The Electrification of Historic Vehicles - FIVA release their position

Published: 18/10/2019

The subject of converting existing historic vehicles from internal combustion engines to electric motive power has been one that has sparked great discussion and debate amongst the FBHVC community in recent months. The discussions have been generated, on the whole, by an increase in the number of companies appearing in the UK offering conversion work on historic vehicles. This is also reflected across Europe, so much so, that FIVA (the Fédération Internationale des Véhicules Anciens), have released a statement clarifying their position on the matter.

The FBHVC, as a member of FIVA, who are the worldwide organisation dedicated to the preservation, protection and promotion of historic vehicles and related culture were consulted fully in the creation of the position statement on electric vehicles and as such we support this stance entirely. David Whale, Chairman of the FBHVC said; “Whilst we must fully accept that owners are free to do what they wish with their historic vehicles, we must make clear our definition of those converted vehicles in terms of their historic status. We, like FIVA, feel that the combustion engine and related engineering, is a key part of the heritage of a vehicle and is crucial to how it looks, sounds, smells and feels in order to represent the era in which it was constructed as a historical piece.”

In addition to our support for the FIVA statement, the FBHVC is keen however to make it clear that electric vehicles, manufactured in period, of which there are many examples throughout history, are very much supported as a key part of our transport heritage and will be represented equally alongside internal combustion and steam as pivotal to transport history. The FBHVC recognise that there are some superb examples of electric motive power amongst historic vehicles.

David Whale continues, “Electric cars are not a new thing, especially within the passenger car industry; indeed, we will be exhibiting a 1912 Baker Electric at the forthcoming Classic Motor Show at the NEC and I own a rare electric motor and bespoke gearbox produced in 1940 to substitute the internal combustion engine fitted to Lucien Rosengart’s cars in the 1930s. These are all integral to the richness of transport history that we will continue to represent and support.” Furthermore, this position also excludes vehicles that have been produced as modern tributes to older vehicles, often by the OEMs themselves, with electric power to emulate, replicate or look like historic vehicles – these are considered simply as modern cars regardless of what external styling they may have.

Position statement from FIVA:


An increasing number of commercial outfits are offering to convert historic vehicles to run on electric power, replacing the entire drivetrain with an electric unit and batteries. In this way, they claim, it’s possible to retain the classic appearance of the vehicle while meeting modern environmental standards. As an additional benefit, the conversion might also increase power and performance. Some conversion companies have even obtained permission from the type approval/certification authorities to retain the original Vehicle Identification Number (VIN) of the donor vehicle, despite more or less replacing the entire drivetrain.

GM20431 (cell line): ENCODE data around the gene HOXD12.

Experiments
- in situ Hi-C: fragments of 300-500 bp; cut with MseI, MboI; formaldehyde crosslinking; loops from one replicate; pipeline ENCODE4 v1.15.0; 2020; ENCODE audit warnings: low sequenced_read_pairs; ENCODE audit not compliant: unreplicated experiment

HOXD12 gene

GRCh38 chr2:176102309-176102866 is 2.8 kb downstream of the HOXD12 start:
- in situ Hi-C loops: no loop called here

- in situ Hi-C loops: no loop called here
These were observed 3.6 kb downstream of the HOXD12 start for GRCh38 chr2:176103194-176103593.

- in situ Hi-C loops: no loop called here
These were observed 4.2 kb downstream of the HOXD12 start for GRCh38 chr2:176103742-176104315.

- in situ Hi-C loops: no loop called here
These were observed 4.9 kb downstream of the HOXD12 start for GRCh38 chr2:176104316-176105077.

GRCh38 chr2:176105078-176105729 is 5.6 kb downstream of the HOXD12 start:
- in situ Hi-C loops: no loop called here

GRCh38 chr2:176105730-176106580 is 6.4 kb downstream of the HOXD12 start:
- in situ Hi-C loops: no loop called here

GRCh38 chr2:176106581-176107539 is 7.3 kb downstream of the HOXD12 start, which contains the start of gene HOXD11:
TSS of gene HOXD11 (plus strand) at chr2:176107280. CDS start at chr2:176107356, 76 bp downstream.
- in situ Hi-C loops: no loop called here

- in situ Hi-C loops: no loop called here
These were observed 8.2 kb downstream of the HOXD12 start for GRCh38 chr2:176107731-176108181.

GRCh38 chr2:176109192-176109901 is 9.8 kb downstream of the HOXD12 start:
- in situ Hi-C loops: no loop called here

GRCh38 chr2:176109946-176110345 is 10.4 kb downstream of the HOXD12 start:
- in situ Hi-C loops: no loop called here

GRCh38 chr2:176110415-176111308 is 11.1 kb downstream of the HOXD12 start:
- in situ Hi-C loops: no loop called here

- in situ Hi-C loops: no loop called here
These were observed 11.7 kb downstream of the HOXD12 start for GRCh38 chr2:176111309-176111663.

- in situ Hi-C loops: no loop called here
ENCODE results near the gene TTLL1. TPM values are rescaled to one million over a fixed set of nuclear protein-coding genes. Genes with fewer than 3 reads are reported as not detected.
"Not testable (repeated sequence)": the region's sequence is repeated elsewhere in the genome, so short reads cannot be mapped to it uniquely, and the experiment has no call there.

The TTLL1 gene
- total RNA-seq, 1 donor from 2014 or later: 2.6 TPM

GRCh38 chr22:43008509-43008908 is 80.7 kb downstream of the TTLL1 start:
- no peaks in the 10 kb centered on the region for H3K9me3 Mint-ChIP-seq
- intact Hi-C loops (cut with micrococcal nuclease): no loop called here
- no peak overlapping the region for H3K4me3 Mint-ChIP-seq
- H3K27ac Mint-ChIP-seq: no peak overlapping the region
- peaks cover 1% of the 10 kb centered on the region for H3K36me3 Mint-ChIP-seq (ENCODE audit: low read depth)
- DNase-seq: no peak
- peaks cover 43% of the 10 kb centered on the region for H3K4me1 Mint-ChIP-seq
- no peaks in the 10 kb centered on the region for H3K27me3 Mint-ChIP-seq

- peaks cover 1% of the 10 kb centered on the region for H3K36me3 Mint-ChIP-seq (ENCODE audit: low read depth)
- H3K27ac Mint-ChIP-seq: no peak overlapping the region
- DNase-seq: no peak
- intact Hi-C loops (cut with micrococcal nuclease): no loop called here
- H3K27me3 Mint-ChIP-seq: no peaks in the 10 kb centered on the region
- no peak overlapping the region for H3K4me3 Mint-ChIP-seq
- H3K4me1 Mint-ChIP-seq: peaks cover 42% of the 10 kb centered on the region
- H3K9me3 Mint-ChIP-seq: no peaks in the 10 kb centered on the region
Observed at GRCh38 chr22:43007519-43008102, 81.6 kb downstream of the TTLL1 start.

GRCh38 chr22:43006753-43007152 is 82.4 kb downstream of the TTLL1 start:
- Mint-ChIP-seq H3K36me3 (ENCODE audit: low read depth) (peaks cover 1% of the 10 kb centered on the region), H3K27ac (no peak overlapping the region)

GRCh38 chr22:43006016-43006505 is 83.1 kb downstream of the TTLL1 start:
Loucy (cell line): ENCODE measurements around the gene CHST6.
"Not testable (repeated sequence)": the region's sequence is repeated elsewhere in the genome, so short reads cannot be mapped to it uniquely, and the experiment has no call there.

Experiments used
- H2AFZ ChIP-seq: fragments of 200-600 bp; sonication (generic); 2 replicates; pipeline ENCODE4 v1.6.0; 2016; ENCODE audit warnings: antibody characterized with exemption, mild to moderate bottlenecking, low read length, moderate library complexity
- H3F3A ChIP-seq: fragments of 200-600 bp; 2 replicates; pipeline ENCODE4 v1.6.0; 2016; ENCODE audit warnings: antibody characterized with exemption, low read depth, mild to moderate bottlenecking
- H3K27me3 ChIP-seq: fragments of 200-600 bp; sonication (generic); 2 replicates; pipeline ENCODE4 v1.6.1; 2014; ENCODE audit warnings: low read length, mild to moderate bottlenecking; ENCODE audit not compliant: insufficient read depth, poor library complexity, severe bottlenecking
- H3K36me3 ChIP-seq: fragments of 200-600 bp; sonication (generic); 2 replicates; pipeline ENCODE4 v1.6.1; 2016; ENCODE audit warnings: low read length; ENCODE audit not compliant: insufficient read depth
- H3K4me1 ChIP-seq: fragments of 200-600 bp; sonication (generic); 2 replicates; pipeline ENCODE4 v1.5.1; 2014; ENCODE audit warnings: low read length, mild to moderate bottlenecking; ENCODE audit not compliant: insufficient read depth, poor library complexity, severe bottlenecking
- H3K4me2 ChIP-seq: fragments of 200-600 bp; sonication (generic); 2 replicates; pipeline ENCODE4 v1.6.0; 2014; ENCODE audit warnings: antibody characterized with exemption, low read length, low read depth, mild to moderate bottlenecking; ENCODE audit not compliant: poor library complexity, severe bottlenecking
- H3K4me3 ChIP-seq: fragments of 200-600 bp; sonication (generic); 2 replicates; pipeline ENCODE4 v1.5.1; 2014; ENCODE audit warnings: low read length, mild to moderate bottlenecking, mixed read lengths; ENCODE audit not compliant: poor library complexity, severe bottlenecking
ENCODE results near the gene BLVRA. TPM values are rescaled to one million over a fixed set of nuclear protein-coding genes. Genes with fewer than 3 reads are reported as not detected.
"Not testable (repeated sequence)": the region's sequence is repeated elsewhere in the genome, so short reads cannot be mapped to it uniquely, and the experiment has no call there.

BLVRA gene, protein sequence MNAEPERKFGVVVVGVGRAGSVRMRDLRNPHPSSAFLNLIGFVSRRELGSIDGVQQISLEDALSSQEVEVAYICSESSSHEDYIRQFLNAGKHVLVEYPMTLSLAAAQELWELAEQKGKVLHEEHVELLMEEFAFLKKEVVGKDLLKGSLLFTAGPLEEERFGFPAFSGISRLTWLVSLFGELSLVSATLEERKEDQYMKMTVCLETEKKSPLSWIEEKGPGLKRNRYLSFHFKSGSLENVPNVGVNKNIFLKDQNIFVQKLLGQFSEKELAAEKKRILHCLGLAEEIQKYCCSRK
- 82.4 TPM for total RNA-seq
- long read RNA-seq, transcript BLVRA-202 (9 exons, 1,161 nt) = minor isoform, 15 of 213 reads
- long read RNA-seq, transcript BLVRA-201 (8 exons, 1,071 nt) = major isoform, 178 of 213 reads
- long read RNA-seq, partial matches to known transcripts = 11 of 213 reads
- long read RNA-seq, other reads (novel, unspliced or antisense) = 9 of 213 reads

Impact on the historic vehicle movement

Conversion of historical vehicles from their original internal combustion engines to electric power does not comply with the FIVA definition of a historic vehicle, cannot be carried out in accordance with the Charter of Turin, and does not truly achieve the goal of preserving historical vehicles. Vehicles so converted cease to be historic vehicles, except for “in period” changes.

FIVA’s Position

FIVA (the Fédération Internationale des Véhicules Anciens or international federation of historic vehicles) understands the motivation of some owners to electrify their vehicles – and acknowledges that, subject to legislation and regulation, all modifications are a matter of personal choice. However, FIVA – as an organisation dedicated to the preservation, protection and promotion of historic vehicles – cannot promote, to owners or regulators, the use of modern EV components (motors and batteries) to replace a historic vehicle’s powertrain. Conversion of historic vehicles from their original internal combustion engines to electric power doesn’t comply with the FIVA definition of a historic vehicle, nor does it support the goal of preserving historic vehicles and their related culture. In FIVA’s view, vehicles so converted cease to be historic vehicles, unless they are subject only to ‘in period’ changes. According to FIVA, a historic vehicle is ‘a mechanically propelled road vehicle’ that is:

  • at least 30 years old
  • preserved and maintained in a historically correct condition
  • not used as a means of daily transport
  • part of our technical and cultural heritage

Concludes Tiddo Bresters, FIVA’s Vice President, Legislation, “It is not, in our opinion, the shape or body style of a vehicle that makes it ‘historic’, but the way in which the entire vehicle has been constructed and manufactured in its original form. Hence if any owner, motor engineer or manufacturer chooses to make such conversions to a historic vehicle, FIVA would strongly recommend that any changes are reversible, with all the original components marked and safely stored. In this way, the vehicle may – if so desired in the future – be returned to its original state and may once again become a historic vehicle.

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